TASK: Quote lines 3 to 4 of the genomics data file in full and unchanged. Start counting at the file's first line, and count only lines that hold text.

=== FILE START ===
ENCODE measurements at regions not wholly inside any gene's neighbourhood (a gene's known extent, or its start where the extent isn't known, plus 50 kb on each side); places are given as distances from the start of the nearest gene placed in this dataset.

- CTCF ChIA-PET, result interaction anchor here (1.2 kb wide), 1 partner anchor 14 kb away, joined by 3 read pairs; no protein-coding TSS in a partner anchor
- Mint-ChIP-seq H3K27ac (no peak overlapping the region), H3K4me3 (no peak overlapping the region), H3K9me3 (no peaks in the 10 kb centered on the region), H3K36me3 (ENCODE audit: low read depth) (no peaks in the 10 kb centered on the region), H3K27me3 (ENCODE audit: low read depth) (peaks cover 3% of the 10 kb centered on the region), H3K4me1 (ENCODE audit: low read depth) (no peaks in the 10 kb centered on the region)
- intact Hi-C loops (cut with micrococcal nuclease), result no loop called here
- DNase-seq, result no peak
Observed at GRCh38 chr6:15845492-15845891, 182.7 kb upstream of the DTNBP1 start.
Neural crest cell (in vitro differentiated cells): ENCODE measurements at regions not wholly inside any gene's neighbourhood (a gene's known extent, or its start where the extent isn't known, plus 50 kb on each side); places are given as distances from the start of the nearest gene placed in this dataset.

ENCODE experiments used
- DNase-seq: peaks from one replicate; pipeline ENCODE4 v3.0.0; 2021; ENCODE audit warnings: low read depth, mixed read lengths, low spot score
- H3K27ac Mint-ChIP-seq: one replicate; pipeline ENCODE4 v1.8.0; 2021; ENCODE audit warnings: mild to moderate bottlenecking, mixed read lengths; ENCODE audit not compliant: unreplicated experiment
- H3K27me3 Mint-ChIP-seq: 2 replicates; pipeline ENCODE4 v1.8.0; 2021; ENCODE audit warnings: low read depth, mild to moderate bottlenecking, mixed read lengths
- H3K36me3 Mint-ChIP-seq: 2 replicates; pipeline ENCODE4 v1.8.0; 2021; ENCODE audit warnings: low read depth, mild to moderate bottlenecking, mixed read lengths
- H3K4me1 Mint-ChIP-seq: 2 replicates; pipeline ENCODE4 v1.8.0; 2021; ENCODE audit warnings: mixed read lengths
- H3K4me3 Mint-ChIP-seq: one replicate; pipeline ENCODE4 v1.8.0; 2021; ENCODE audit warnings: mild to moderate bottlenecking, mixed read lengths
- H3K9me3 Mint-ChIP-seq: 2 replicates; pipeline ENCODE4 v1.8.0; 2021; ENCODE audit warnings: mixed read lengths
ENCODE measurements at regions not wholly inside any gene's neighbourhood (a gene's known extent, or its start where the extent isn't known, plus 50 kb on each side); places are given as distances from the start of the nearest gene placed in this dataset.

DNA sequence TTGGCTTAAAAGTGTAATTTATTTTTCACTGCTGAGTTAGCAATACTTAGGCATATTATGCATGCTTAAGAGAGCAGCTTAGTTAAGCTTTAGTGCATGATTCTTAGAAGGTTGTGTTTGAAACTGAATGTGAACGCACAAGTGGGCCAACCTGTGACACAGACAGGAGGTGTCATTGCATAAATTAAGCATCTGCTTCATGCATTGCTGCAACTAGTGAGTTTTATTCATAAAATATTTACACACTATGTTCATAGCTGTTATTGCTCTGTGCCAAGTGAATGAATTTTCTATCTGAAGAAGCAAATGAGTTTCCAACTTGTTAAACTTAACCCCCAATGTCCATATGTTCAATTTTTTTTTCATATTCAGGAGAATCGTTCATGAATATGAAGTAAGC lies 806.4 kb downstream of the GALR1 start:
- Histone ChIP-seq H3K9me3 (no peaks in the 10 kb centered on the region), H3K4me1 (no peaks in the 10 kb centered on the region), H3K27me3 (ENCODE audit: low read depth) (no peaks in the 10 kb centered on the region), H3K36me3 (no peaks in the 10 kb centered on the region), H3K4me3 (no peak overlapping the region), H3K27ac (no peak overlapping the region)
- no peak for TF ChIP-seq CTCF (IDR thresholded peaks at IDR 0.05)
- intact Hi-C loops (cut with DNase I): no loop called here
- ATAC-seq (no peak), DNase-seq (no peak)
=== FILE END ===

- Mint-ChIP-seq H3K27ac (no peak overlapping the region), H3K4me3 (no peak overlapping the region), H3K9me3 (no peaks in the 10 kb centered on the region), H3K36me3 (ENCODE audit: low read depth) (no peaks in the 10 kb centered on the region), H3K27me3 (ENCODE audit: low read depth) (peaks cover 3% of the 10 kb centered on the region), H3K4me1 (ENCODE audit: low read depth) (no peaks in the 10 kb centered on the region)
- intact Hi-C loops (cut with micrococcal nuclease), result no loop called here